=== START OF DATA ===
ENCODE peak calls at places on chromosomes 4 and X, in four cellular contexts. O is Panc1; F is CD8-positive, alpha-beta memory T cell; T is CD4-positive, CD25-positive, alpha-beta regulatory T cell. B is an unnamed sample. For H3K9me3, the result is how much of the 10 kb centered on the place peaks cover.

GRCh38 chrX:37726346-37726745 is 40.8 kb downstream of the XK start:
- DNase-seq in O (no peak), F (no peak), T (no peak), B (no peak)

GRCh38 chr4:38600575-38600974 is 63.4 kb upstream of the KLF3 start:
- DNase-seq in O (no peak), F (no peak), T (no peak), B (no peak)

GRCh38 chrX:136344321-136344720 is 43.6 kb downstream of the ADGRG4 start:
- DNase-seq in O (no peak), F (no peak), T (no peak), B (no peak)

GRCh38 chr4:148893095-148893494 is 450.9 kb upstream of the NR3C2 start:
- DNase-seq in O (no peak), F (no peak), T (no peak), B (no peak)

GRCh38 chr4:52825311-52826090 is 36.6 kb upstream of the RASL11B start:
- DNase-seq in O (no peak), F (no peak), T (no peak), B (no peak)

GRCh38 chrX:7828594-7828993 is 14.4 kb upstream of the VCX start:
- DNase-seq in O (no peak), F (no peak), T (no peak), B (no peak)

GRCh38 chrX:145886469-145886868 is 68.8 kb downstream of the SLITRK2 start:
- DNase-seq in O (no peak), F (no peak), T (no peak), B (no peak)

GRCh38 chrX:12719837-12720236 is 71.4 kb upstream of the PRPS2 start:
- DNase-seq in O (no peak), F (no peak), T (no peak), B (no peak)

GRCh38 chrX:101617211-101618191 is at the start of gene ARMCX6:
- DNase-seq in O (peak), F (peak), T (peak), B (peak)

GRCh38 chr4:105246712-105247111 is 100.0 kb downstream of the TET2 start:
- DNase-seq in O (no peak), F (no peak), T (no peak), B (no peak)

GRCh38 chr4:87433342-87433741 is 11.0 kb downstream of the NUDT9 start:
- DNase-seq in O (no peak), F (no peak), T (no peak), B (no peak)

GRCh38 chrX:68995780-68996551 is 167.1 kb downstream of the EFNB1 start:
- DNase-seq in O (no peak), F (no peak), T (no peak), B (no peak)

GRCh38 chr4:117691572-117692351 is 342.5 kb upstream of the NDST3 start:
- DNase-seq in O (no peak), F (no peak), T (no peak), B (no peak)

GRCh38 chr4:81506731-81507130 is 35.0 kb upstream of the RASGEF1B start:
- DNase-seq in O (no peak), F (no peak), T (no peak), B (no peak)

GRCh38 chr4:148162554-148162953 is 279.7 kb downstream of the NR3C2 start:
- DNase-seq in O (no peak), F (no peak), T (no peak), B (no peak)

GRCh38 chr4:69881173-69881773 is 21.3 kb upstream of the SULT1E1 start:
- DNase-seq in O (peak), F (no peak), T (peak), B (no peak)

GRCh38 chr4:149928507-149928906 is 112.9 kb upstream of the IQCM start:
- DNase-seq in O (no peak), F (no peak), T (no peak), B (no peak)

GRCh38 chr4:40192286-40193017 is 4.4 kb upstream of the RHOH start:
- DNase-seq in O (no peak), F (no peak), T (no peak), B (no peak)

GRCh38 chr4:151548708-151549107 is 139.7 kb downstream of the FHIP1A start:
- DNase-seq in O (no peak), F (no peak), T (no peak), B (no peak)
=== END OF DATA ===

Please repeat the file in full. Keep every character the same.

ENCODE peak calls at places on chromosomes 4 and X, in four cellular contexts. O is Panc1; F is CD8-positive, alpha-beta memory T cell; T is CD4-positive, CD25-positive, alpha-beta regulatory T cell. B is an unnamed sample. For H3K9me3, the result is how much of the 10 kb centered on the place peaks cover.

GRCh38 chrX:37726346-37726745 is 40.8 kb downstream of the XK start:
- DNase-seq in O (no peak), F (no peak), T (no peak), B (no peak)

GRCh38 chr4:38600575-38600974 is 63.4 kb upstream of the KLF3 start:
- DNase-seq in O (no peak), F (no peak), T (no peak), B (no peak)

GRCh38 chrX:136344321-136344720 is 43.6 kb downstream of the ADGRG4 start:
- DNase-seq in O (no peak), F (no peak), T (no peak), B (no peak)

GRCh38 chr4:148893095-148893494 is 450.9 kb upstream of the NR3C2 start:
- DNase-seq in O (no peak), F (no peak), T (no peak), B (no peak)

GRCh38 chr4:52825311-52826090 is 36.6 kb upstream of the RASL11B start:
- DNase-seq in O (no peak), F (no peak), T (no peak), B (no peak)

GRCh38 chrX:7828594-7828993 is 14.4 kb upstream of the VCX start:
- DNase-seq in O (no peak), F (no peak), T (no peak), B (no peak)

GRCh38 chrX:145886469-145886868 is 68.8 kb downstream of the SLITRK2 start:
- DNase-seq in O (no peak), F (no peak), T (no peak), B (no peak)

GRCh38 chrX:12719837-12720236 is 71.4 kb upstream of the PRPS2 start:
- DNase-seq in O (no peak), F (no peak), T (no peak), B (no peak)

GRCh38 chrX:101617211-101618191 is at the start of gene ARMCX6:
- DNase-seq in O (peak), F (peak), T (peak), B (peak)

GRCh38 chr4:105246712-105247111 is 100.0 kb downstream of the TET2 start:
- DNase-seq in O (no peak), F (no peak), T (no peak), B (no peak)

GRCh38 chr4:87433342-87433741 is 11.0 kb downstream of the NUDT9 start:
- DNase-seq in O (no peak), F (no peak), T (no peak), B (no peak)

GRCh38 chrX:68995780-68996551 is 167.1 kb downstream of the EFNB1 start:
- DNase-seq in O (no peak), F (no peak), T (no peak), B (no peak)

GRCh38 chr4:117691572-117692351 is 342.5 kb upstream of the NDST3 start:
- DNase-seq in O (no peak), F (no peak), T (no peak), B (no peak)

GRCh38 chr4:81506731-81507130 is 35.0 kb upstream of the RASGEF1B start:
- DNase-seq in O (no peak), F (no peak), T (no peak), B (no peak)

GRCh38 chr4:148162554-148162953 is 279.7 kb downstream of the NR3C2 start:
- DNase-seq in O (no peak), F (no peak), T (no peak), B (no peak)

GRCh38 chr4:69881173-69881773 is 21.3 kb upstream of the SULT1E1 start:
- DNase-seq in O (peak), F (no peak), T (peak), B (no peak)

GRCh38 chr4:149928507-149928906 is 112.9 kb upstream of the IQCM start:
- DNase-seq in O (no peak), F (no peak), T (no peak), B (no peak)

GRCh38 chr4:40192286-40193017 is 4.4 kb upstream of the RHOH start:
- DNase-seq in O (no peak), F (no peak), T (no peak), B (no peak)

GRCh38 chr4:151548708-151549107 is 139.7 kb downstream of the FHIP1A start:
- DNase-seq in O (no peak), F (no peak), T (no peak), B (no peak)